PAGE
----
Art, Music, & Film: February 2009 Archives
On the way home from work today they played Ella Fitzgerald's version of Harold Arlen's magnificent jazzy semi-religious "Get Happy." I couldn't help but reflect on Judy Garland's performance of the same. It was interesting because when I first thought about it, I remembered Judy Garland's version sounding much more desperate, frenzied. Perhaps it was all the very fey get-up about it, with her in stockings and a man's suit top. And that perhaps says more about my memory than about Judy Garland's performance. My memory is colored by what I know of Judy's life, and so I read more into the performance than might have been there.
I am fortunate enough to know nearly nothing about Ella Fitzgerald's life, and I think I intend to keep it that way. Knowing the life of the artist (for me at least) colors how I look at their works. Knowing Tom Hanks's and Alec Baldwin's nearly rabid politics makes me disinclined to partake of their oeuvre. What I know about Judy Garland's life does not make me want to avoid her, but it does cause me to "read into" every performance. From Andy Hardy to Meet Me in Saint Louis. I think of her always in terms of the desperately unhappy, but lovely, Christmastime song, "Have Yourself a Merry Little Christmas."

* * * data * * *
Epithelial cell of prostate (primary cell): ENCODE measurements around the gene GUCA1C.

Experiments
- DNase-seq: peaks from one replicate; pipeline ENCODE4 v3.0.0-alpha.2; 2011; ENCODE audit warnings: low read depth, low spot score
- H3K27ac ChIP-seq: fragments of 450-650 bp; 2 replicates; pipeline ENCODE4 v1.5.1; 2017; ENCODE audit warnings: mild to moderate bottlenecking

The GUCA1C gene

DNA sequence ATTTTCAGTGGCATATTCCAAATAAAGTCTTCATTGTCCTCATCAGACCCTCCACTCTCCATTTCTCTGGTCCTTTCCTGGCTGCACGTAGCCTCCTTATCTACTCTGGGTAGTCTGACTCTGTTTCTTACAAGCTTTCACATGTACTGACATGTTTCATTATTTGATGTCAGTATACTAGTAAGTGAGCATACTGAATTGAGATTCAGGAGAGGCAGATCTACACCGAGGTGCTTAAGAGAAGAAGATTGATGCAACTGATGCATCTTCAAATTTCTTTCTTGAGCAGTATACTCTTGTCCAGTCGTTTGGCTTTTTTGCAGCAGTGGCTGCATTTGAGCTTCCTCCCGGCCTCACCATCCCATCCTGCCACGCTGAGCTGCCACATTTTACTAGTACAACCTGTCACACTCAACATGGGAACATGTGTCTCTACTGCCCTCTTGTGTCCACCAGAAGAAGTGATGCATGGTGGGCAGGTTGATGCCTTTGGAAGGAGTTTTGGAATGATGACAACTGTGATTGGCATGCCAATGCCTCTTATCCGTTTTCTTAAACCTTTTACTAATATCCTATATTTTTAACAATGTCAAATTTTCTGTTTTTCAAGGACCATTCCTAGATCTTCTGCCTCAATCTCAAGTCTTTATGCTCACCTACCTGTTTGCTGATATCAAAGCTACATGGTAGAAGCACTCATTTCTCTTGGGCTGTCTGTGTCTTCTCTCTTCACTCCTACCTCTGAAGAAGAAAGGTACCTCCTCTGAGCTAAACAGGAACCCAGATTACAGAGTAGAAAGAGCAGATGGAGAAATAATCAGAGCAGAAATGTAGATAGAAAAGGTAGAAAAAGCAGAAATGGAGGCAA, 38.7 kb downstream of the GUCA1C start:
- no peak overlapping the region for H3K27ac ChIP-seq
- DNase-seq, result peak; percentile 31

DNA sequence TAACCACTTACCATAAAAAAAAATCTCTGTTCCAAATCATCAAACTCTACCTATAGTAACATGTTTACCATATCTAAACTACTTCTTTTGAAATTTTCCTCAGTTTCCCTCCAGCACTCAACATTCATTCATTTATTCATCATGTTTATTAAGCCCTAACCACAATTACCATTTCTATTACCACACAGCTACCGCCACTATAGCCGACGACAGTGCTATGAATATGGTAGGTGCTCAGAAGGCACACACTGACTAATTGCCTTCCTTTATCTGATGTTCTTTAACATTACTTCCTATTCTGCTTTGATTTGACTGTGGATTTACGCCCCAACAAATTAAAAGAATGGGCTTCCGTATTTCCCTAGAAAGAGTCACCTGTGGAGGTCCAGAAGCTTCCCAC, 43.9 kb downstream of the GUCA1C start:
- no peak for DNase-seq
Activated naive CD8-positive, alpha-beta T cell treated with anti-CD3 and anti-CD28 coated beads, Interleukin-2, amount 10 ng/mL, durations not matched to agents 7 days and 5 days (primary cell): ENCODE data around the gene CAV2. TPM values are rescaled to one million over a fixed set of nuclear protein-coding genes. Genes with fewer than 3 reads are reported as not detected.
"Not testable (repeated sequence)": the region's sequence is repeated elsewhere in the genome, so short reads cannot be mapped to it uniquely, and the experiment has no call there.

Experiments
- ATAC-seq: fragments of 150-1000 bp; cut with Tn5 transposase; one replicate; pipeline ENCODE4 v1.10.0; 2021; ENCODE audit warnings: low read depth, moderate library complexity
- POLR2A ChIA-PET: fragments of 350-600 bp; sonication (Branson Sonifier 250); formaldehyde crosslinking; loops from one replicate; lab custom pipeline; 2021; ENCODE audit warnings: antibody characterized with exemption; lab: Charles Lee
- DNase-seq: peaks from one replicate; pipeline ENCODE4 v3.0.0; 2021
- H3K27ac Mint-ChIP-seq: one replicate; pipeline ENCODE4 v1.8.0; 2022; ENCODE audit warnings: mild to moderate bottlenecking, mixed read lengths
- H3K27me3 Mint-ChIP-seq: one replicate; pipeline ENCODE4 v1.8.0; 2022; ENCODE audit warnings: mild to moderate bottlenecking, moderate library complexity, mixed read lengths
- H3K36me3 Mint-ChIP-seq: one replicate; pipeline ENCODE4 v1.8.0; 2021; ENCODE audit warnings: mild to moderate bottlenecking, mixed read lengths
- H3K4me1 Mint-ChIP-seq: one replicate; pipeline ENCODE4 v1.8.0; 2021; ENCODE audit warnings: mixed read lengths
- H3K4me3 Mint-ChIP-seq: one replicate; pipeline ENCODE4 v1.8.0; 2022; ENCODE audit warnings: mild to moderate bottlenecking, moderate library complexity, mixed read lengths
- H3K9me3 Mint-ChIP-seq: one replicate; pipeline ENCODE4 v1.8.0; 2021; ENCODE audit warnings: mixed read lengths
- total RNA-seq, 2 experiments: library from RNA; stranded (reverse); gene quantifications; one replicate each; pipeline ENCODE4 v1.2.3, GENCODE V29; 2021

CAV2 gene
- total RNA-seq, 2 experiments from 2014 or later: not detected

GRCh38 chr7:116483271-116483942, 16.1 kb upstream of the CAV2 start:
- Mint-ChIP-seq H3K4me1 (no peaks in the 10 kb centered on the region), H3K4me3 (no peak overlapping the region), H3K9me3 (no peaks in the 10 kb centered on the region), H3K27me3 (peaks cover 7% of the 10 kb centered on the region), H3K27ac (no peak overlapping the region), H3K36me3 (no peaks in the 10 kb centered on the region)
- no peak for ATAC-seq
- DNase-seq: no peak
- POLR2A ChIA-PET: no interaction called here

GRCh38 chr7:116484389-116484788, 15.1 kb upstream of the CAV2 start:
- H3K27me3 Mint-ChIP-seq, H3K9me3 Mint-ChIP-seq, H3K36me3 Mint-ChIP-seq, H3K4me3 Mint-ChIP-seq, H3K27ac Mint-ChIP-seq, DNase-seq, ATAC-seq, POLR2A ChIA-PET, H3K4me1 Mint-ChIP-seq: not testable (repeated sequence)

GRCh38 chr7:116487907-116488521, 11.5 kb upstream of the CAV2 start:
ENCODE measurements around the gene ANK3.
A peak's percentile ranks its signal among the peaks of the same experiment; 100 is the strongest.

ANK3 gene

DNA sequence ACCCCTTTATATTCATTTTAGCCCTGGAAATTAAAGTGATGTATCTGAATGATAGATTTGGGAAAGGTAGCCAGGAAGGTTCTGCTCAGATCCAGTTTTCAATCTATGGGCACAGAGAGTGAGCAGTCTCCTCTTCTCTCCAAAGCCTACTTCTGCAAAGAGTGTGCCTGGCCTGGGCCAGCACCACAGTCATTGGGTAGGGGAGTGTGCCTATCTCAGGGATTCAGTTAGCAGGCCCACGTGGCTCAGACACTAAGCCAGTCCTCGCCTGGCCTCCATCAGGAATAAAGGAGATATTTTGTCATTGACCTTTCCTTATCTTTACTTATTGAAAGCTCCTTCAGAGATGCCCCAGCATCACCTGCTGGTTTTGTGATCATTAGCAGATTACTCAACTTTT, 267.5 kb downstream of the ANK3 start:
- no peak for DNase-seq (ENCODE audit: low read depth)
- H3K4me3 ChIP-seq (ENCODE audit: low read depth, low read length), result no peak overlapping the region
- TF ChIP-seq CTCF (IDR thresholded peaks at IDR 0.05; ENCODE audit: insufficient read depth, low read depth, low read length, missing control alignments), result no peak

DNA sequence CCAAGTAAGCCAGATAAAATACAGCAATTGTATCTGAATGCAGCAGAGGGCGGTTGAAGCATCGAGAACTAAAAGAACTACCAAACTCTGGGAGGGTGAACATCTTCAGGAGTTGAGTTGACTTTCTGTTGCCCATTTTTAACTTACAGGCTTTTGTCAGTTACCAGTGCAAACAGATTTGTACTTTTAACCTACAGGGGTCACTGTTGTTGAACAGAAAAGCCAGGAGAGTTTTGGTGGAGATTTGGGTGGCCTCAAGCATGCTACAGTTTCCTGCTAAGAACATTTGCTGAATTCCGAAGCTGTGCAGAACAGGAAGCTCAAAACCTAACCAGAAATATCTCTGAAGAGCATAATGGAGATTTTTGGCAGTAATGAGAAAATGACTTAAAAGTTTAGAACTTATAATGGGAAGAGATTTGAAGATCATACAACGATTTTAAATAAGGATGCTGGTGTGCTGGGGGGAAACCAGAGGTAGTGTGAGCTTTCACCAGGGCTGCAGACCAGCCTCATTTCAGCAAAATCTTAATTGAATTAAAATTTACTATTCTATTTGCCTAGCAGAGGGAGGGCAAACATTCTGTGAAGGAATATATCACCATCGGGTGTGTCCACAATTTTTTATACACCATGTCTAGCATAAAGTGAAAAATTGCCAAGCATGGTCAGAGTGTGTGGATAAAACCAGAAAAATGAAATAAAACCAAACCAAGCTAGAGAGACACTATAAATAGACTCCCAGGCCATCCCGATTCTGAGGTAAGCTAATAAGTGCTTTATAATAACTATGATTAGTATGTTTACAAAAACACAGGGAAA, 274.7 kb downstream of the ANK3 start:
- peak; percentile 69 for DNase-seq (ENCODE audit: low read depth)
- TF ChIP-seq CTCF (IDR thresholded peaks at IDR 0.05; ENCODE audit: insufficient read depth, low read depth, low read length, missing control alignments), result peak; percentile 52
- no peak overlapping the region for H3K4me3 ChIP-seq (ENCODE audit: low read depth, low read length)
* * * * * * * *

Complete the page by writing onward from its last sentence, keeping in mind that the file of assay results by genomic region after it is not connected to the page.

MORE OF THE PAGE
Back to the point. For the first time today, I actually heard "Get Happy." Not that Ella's performance was better, more perfect, or more comprehensible, but that it was divorced from unnecessary back story (provided by the listener). I could hear a peppy little tune that really rocks along. Whether or not it says anything worth saying, I can't say, but it was nice to jog along with it and arrive at the same place rather than the place I get to whenever I see Judy perform it.
Nothing remarkable here, just a comment on how strangely the mind encompasses these things and changes them.